200 extra calories per day? Twenty pounds per year.

You could be 10 pounds thinner in just a few weeks!

The reverse is also true. If you cut out 100 calories per day, you will lose 10 pounds within a year. 100 calories amounts to a soft drink or a few bites of food per day. 200 calories is one extra cookie, or the amount you eat when you “finish your plate” instead of stopping when you are full. If it’s easy for you to quit drinking wine or beer, you could be 10 pounds thinner in just a few weeks.

Automatically. Efforlessly. Without suffering or shame.

Let me ask you another simple question. Where could you effortlessly cut out a few hundred calories per day?

Photo Credit: garryknight

Related Posts:

How to Change Your Beliefs about Weight Loss

Does Size and Shape Really Matter?

{ 14 comments… add one }
  • Hi Linda! I hardly ever read anything about dieting for two reasons: 1) no real problem with weight here 2) It usually makes me roll my eyes.

    Finally some sanity! I’m truly laughing out loud here–can’t believe I’m reading this. All you have to do to lose a couple of pounds–or more–is cut some calories or burn some calories and/or both. It really is that simple.

    Any time I’ve gained some weight–and I have gained and lost about 20 pounds a couple times, and almost every winter 3-5 or so–it’s because I’m eating more and exercising less. Very simple. Right now I’ve got about 5 pounds of “winter weight” that have to go. What do I do? Skip some of the olive oil, stop the treats of cream on my oatmeal, cut out some of that cheese on the weekend not to mention the wine that goes with it–all high calorie, creamy stuff I crave in the winter (cold salads just don’t cut it for me in winter). Snow is gone, add a mile or two to my walks/runs, put skates on. Bingo. Gone. No biggy.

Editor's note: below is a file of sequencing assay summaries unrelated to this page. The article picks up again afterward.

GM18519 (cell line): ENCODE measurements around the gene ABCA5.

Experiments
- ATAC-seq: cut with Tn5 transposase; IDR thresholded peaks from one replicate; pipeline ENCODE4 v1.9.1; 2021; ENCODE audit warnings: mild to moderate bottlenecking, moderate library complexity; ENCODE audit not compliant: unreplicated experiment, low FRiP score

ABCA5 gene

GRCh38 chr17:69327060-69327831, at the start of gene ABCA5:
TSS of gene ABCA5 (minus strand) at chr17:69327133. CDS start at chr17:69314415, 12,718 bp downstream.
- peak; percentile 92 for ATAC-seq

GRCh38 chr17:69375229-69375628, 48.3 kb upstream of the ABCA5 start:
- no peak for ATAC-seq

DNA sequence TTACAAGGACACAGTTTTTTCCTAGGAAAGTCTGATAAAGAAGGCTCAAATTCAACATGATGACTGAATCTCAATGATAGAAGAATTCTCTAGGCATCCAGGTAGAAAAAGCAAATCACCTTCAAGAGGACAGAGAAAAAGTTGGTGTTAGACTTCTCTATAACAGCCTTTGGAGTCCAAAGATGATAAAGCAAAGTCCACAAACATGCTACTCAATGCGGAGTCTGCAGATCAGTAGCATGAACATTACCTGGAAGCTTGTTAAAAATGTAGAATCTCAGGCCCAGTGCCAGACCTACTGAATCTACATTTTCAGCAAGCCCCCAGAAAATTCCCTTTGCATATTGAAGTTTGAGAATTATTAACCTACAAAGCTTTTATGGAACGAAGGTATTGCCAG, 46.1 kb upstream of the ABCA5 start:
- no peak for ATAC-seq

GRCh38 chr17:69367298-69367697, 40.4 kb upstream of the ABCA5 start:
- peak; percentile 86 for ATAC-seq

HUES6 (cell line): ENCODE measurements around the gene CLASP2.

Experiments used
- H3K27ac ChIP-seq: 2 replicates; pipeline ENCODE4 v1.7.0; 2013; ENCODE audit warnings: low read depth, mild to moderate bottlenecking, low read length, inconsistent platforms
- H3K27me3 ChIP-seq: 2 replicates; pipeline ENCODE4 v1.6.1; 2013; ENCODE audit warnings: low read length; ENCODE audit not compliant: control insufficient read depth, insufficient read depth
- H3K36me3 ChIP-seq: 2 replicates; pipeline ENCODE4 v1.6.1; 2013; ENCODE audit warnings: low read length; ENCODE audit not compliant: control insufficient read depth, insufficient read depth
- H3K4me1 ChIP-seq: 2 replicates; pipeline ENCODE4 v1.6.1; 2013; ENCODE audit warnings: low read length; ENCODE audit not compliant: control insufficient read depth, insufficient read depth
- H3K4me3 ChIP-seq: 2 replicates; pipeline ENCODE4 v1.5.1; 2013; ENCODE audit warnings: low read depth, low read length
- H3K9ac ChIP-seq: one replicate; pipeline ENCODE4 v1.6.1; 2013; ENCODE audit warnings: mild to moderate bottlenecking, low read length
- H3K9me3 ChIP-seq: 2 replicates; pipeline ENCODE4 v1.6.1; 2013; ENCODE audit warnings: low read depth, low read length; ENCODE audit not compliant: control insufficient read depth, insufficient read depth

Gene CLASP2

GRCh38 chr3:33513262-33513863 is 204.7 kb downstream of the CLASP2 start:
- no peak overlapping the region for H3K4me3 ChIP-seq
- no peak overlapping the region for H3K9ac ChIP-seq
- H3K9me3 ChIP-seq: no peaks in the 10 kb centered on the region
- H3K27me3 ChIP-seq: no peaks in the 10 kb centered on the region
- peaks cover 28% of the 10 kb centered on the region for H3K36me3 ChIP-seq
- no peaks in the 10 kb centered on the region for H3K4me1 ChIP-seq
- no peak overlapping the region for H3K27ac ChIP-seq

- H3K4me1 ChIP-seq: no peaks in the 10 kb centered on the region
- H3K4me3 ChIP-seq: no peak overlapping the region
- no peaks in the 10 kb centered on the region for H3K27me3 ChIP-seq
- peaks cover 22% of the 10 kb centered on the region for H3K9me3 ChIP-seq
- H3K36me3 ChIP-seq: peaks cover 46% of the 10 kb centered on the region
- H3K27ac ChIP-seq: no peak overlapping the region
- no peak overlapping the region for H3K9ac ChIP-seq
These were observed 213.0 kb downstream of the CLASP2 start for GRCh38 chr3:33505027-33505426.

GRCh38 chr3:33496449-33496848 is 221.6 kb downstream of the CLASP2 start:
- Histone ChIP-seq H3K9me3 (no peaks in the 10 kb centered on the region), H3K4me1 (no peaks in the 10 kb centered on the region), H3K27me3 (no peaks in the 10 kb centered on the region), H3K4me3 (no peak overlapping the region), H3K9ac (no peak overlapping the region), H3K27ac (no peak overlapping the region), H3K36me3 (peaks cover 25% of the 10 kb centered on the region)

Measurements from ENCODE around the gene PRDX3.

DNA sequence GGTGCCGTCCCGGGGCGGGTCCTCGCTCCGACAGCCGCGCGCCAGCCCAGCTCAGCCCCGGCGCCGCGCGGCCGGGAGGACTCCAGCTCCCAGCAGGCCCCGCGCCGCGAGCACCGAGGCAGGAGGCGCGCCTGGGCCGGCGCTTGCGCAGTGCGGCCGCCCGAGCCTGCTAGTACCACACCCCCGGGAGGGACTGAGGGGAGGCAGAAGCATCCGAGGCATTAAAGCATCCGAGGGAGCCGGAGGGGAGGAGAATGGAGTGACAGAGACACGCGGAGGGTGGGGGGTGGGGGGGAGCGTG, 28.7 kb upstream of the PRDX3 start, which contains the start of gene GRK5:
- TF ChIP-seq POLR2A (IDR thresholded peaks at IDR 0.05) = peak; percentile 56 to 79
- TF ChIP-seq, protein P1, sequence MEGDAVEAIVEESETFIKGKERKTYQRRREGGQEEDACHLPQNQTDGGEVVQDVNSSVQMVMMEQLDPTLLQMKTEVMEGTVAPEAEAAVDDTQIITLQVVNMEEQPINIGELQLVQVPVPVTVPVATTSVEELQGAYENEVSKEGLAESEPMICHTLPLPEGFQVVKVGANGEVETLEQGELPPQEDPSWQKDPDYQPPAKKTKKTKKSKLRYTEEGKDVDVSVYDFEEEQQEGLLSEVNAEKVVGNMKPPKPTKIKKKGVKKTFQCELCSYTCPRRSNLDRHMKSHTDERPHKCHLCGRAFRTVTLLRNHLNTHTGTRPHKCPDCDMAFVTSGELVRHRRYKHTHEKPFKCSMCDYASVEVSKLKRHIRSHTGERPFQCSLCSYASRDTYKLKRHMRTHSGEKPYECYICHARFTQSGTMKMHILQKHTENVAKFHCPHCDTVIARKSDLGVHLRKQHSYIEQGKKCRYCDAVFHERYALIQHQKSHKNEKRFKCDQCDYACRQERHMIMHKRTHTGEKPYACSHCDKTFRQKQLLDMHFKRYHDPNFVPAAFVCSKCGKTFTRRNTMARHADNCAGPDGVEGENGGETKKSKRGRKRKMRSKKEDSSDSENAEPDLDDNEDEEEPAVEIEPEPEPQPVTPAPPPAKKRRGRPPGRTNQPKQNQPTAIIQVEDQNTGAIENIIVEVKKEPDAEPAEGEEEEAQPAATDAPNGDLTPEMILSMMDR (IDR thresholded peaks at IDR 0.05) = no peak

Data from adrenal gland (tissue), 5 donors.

I love peanut butter too so that has to get minimized. At 120 calories/Tablespoon–oops!

    I’ve been the same weight, more or less, all my life, and I’m 48. And I’ve followed exactly what you say here when I do gain a few pounds. It’s so simple!

    Thanks 🙂

    • Linda Gabriel

      Thanks for chiming in Leah! It’s funny how pervasive the belief is about how difficult and complicated it is. You don’t even have to give up your peanut butter, just eat it half as often as you currently do. I’ve used this method to coach so many clients and they always surprised at how easy it actually is. Even for people who have a lot to lose, you just start with 10 pounds then cut back a little bit more. Rinse and repeat! Of course there are other factors such as stress, which I hint at in this article. But there are so many effective calorie-free options. It’s not just about calories though. I find when people connect to a purpose-filled lifestyle, their weight tends to normalize automatically.

      Considering you hardly ever read stuff about dieting, I doubly appreciate your taking the time to comment.

  • Tammy

    Oh, dear. I had actually done a similar math problem in my head this morning when I woke up. I *love* my nightly wine. Maybe too much. My recent acceleration in weight gain (4 years ago) coincided with a huge amount of stress from several important sources accompanied by a new habit…wine.

    I don’t want to not have wine at night which probably means I really should make myself do without for a nice long dry spell. During that time I am thinking I can drop a few of those unwanted pounds. I gained 45 in 6 months. Do you think I might lose the same?

    • Linda Gabriel

      Yes Tammy, stress can cause weight gain, and then when you add the extra calories in wine you can suddenly have a problem. If you were to eliminate your nightly wine, you’re very likely to lose those pounds in about the same amount of time. Walking is a great way to relieve stress. Maybe you could substitute an after dinner stroll? Let me know how it works out for you!

  • Sara